Drug prices will benefit from Biden’s pro-competition order


A February 2020 Gallup poll found that 66% of all Americans (and even 47% of Republicans) are concerned about rising drug prices. More than half of them indicated that drug prices had “increased a lot” from 2017 to 2020.

I have never been a supporter of Trump because of his racism, misogyny, and promotion of division. However, I was 100% in favor of his idea of ​​using an order in council to allow the importation of pharmaceuticals from Canada. But, like many things that could have been positive during his tenure, he never followed through with the implementation as outlined above. In fact, only 31% of Americans believe he has made any headway on drug prices, even though he often mentioned it in his speeches.

Without the COVID-19 pandemic, drug prices would certainly have been a key issue in the November 2020 election. House Democrats had approved the Elijah E. Cummings Lower Drug Costs Now Act, which Mitch McConnell, controlled in the Senate. by the GOP, quickly made sure it never came up for a vote, even though 72% of Republicans polled thought it should have been considered and voted on by the Senate. This bill would have allowed DHHS to negotiate prices with drug companies for key drugs, a good start, albeit a limited one.

Among Democrats, 45% saw the issue of drug prices as very important before the pandemic, as did more than a third of independents. Instead, Biden and the National Democrats (correctly) focused on Trump’s complete mismanagement of the US response to the virus. And won the election.

President Biden recently issued an executive order to improve market efficiency. But he did not specify the legalization of the importation of drugs from other countries or the negotiation of prices. It might have, among other specific recommendations that are listed in a recent Commonwealth Fund report.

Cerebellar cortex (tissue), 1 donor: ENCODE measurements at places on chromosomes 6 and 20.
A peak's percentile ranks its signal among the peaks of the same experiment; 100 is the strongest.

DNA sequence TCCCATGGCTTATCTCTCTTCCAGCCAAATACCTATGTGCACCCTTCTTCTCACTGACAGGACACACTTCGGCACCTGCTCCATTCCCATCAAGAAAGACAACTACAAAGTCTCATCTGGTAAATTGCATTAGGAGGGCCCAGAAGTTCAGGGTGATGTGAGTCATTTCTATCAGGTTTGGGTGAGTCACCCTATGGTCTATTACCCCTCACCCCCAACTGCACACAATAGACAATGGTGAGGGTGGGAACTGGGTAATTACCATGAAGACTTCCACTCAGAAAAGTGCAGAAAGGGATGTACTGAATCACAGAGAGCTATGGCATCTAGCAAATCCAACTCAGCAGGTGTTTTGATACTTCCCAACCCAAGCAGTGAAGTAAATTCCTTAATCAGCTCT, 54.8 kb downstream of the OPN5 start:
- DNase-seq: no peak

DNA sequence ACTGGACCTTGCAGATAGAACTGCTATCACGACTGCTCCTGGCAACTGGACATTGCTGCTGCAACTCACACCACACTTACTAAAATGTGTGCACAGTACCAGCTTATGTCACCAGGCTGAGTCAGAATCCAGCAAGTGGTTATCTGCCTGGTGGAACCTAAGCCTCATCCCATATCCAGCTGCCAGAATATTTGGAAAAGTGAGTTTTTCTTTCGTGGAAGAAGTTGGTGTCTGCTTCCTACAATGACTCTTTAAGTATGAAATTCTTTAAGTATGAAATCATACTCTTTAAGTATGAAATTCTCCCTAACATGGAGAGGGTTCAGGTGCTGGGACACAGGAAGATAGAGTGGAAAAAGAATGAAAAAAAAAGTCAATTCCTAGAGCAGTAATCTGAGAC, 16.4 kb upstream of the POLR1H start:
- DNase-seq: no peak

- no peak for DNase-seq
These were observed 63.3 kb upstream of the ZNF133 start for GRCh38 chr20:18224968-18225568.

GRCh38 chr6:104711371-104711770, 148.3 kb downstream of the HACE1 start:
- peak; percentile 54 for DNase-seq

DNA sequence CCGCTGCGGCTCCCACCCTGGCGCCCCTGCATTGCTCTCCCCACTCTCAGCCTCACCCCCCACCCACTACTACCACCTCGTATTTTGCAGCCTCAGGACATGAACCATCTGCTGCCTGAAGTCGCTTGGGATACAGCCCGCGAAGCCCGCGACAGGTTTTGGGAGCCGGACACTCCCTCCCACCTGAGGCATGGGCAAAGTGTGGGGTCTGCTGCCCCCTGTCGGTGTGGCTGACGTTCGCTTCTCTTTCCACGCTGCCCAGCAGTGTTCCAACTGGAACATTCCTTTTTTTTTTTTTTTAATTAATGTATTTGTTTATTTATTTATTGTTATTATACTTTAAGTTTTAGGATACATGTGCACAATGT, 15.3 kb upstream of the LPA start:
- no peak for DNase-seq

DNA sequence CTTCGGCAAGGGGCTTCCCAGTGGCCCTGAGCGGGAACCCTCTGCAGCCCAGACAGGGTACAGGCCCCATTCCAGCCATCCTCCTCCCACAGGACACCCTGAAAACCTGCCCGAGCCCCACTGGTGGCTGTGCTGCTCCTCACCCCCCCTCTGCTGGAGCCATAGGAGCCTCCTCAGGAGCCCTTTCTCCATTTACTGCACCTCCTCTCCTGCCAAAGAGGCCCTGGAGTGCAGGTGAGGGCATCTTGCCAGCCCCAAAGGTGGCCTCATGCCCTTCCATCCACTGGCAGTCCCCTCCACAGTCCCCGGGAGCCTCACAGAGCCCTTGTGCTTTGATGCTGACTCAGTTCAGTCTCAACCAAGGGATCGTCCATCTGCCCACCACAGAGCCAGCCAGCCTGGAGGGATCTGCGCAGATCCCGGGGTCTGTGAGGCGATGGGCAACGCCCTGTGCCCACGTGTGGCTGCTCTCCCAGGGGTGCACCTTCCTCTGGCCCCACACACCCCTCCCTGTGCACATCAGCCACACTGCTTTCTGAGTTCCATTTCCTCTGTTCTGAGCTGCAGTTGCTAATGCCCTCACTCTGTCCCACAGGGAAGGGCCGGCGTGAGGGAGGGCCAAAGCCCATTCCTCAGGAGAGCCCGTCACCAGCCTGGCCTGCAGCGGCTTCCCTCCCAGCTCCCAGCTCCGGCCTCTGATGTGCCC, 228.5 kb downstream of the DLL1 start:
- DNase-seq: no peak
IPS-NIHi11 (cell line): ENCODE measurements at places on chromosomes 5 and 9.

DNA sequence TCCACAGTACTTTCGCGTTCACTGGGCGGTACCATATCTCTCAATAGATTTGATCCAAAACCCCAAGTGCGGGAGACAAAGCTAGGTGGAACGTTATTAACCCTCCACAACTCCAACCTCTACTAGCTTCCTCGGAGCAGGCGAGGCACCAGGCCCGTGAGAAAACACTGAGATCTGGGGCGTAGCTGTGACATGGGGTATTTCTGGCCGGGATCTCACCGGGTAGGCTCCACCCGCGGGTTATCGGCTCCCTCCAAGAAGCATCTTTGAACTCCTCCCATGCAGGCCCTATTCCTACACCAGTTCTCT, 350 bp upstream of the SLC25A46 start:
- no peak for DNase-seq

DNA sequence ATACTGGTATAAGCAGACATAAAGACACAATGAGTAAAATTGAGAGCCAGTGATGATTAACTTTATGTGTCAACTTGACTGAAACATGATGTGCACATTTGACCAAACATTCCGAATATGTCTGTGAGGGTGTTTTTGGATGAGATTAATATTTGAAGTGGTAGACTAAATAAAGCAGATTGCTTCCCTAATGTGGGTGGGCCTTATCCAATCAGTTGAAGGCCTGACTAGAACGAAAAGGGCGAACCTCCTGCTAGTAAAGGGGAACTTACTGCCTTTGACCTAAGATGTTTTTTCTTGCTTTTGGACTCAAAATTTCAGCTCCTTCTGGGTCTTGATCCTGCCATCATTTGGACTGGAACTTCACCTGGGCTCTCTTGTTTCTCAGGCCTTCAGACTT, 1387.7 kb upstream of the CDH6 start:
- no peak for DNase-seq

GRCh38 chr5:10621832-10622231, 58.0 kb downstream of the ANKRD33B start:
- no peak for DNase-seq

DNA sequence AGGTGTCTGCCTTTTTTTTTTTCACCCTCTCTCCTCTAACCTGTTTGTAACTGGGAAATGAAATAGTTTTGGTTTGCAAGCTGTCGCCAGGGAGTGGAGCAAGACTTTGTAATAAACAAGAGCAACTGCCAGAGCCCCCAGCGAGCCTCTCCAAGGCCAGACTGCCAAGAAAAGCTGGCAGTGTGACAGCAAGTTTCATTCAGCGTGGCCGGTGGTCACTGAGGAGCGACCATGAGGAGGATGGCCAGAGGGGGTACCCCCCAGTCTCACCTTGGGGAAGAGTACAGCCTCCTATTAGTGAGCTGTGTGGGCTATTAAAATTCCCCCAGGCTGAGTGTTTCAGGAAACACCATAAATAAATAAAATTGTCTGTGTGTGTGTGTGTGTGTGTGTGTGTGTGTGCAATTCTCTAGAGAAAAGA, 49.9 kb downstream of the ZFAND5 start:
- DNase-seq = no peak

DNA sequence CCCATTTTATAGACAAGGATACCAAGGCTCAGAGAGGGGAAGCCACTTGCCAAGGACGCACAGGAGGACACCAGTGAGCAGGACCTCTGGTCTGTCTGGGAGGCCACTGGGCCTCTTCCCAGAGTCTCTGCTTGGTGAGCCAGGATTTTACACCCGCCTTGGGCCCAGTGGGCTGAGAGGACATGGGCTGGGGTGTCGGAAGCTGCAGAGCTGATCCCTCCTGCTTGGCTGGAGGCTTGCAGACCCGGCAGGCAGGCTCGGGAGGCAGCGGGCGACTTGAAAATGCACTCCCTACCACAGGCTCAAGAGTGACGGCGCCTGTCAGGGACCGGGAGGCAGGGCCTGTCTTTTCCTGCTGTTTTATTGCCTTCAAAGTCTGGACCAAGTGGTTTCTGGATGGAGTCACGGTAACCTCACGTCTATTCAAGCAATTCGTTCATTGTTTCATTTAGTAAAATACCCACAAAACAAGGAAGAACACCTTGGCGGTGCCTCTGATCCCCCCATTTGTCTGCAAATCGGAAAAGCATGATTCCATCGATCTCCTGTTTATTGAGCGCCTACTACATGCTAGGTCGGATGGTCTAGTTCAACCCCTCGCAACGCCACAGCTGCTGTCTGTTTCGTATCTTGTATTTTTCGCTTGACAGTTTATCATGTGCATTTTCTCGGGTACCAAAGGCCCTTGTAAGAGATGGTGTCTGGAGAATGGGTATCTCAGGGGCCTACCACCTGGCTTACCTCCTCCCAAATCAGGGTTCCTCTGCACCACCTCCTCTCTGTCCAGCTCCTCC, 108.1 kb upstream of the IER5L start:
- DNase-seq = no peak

Why do we need government intervention related to the pricing of pharmaceuticals? Because the normal competitive market theory just doesn’t work in healthcare, where the United States pays the highest drug prices in the developed world, even though many pharmaceutical manufacturers are based here.

A recent analysis of drug prices found that the United States pays more than two and a half times the price of 32 OECD countries. We pay almost 8 times more for brand name drugs than Turkey, which should have very little influence compared to the United States.

As Vice President and Senior Corporate Vice President, I spent nearly 20 years overseeing drug pricing cost analysis for major US hospital systems and physician groups. I found that large for-profit group purchasing organizations could cut prices by 10-20% compared to what these vendors could do on their own, with one exception: Canada.

I have supervised several analyzes in four Canadian provinces. Their prices were surprisingly better than our lowest prices, even though we bought billions of drugs each year, far more than them. Most importantly, among the G7 countries included in the Rand study, the price of drugs in Canada was found to be more expensive than in the UK, France and Italy.

Now is the time for President Biden to put things right. Let us not let Big Pharma continue to defraud the prices of American citizens while making deals with other countries. The decree is a step in the right direction. The next step is to get Congress to pass some real, major reform measures, such as most-favored-nation pricing and allowing Medicare to negotiate the prices of all prescription drugs.

Jack Bernard was the first director of health planning in Georgia. A Republican, he is a past chairman of the Jasper County Commission.


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